They were farmers and teachers and preachers and were in every kind of business close to Center Point Iowa. My Dad said at one time that he was related to almost every one in Center Point Iowa.
Lydia Neighbor and John Cress had 6 children and I have family information on all of them. Lydia died in 1864 and suppose it was child birth fever. I do know that her sister Mrs Thomas and her husband raised 5 nieces and nephews including my Great Aunt Mary Cress who later married a Mounce. About 20 years ago two of Mary’s daughters were still alive and living in Center Point and I visited with them a couple of times. The oldest Maude Price could remember my grandfather Jake Cress as she was 97 years old at that time and had been about 10 years old when my grandfather died.
John Cress my father’s grandfather came west about 1841 or so with several brothers. He had came out of the Richmond Virginia area and they were probably looking for land to homestead out west. He and Lydia were married in 1845 and he lived until 1888. My Dad said he was always afraid of him as I guess he had red hair and he was just a small child at that time. They had changed their name from Grass to Cress and they were also of German stock and I have information on that family all the way back to Germany into the 1600’s. It was a tradition in that family that the Fathers name would be John and that his oldest son would be Jacob and then Jacobs oldest son would be named John.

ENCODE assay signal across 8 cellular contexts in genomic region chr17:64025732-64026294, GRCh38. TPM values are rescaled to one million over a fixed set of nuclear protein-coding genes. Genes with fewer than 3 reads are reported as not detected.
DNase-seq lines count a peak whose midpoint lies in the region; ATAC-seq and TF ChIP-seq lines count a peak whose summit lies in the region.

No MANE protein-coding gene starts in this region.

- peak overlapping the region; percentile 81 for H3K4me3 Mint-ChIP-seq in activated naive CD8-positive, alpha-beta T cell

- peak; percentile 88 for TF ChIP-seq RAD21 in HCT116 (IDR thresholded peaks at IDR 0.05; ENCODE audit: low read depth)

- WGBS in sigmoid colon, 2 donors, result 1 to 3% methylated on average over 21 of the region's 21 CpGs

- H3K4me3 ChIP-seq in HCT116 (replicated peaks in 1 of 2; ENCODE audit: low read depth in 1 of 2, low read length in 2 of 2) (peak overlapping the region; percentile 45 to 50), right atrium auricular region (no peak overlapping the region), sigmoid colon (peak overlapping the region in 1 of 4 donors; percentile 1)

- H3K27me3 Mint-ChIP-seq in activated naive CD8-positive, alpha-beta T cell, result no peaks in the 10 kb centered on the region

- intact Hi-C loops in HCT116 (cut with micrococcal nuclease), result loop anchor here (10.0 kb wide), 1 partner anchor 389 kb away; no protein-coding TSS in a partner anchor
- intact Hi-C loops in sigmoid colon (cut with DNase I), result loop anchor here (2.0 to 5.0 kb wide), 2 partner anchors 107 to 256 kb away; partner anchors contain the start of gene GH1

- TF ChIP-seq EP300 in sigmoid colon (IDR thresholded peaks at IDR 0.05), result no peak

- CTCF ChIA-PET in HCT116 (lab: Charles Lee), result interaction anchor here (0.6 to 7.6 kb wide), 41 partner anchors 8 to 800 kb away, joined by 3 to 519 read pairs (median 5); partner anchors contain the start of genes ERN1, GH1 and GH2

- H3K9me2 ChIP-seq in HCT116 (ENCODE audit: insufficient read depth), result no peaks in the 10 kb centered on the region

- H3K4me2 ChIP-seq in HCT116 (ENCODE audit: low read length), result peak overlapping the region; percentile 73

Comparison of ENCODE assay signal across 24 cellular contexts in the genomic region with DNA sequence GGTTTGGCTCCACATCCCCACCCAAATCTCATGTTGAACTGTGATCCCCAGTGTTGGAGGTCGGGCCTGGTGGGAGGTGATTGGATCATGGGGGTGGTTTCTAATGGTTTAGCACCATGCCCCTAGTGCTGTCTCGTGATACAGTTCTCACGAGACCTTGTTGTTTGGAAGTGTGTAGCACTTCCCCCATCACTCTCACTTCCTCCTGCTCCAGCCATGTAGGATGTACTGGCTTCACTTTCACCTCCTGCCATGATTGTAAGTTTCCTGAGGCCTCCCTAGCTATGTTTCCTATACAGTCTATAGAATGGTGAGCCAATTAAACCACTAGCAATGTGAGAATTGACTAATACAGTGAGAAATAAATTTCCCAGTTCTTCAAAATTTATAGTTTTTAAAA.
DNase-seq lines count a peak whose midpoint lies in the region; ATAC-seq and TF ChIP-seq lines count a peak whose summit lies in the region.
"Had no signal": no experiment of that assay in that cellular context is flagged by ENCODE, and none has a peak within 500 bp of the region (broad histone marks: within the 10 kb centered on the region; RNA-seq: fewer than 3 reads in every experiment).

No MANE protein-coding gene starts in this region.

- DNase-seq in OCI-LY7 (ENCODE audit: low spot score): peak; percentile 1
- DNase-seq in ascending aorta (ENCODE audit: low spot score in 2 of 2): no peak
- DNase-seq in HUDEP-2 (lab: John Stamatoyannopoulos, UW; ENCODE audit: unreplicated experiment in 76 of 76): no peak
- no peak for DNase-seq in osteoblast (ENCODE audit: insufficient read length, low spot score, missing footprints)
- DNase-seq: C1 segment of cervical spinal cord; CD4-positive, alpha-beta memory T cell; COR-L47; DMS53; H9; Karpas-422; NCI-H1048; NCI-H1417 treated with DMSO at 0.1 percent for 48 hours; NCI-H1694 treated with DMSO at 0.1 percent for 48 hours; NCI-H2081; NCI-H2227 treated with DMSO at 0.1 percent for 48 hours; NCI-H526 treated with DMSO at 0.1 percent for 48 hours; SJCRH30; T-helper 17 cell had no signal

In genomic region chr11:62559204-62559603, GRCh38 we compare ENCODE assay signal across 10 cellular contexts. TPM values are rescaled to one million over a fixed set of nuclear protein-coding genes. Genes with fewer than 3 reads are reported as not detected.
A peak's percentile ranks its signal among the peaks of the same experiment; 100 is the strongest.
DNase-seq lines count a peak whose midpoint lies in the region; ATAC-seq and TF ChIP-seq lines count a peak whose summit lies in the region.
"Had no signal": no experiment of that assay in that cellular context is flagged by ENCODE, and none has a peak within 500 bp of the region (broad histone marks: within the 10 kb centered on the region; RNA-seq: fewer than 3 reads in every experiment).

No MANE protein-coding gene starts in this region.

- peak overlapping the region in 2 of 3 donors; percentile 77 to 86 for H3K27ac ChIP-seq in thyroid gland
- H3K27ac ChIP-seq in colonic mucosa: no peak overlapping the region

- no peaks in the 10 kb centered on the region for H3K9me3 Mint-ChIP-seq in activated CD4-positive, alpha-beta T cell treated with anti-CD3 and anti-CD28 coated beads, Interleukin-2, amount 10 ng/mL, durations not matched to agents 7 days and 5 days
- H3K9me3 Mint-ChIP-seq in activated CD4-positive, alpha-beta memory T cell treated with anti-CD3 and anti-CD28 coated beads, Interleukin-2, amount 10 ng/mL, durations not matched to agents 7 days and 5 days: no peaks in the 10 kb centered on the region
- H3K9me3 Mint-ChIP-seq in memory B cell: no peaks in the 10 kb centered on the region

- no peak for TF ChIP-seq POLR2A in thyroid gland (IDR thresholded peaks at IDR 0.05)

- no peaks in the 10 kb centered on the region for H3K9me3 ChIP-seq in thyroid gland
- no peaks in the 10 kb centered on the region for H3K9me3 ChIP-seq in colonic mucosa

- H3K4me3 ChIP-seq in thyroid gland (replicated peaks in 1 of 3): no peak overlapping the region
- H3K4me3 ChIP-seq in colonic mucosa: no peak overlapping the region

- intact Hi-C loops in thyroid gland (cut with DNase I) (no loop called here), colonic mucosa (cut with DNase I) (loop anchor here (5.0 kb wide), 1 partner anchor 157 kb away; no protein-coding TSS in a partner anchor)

Many of the daughters were named after their grandmother’s. Sarah Hagerman was named after her grandmother Sarah Howe Gray. My Aunt Angie was the first born child of Sarah and Jacob Cress and her given name was Angelina Lydia Cress. She was named after both grandmothers. You will find that a lot when checking through the old records.
I remember one more story that my Dad told and that was when he was working for someone as a hired hand and his employer got into a squabble with a neighbor about a cow. They had to go to court and spent a lot of money getting this settled. My Dad always said to stay out of troubles with the neighbors and save your money for something else.
My Father also told about the time he went to Cedar Rapids for something and decided that he would do a little drinking. He went down and bough a bottle of Peach Brandy and got a little tight on it. He said he got up the next morning and took a drink of water and he got tight again. He said that cured him from drinking. He never smoked or drank and lived to the ripe old age of 95. This is a few of the stories that I remember.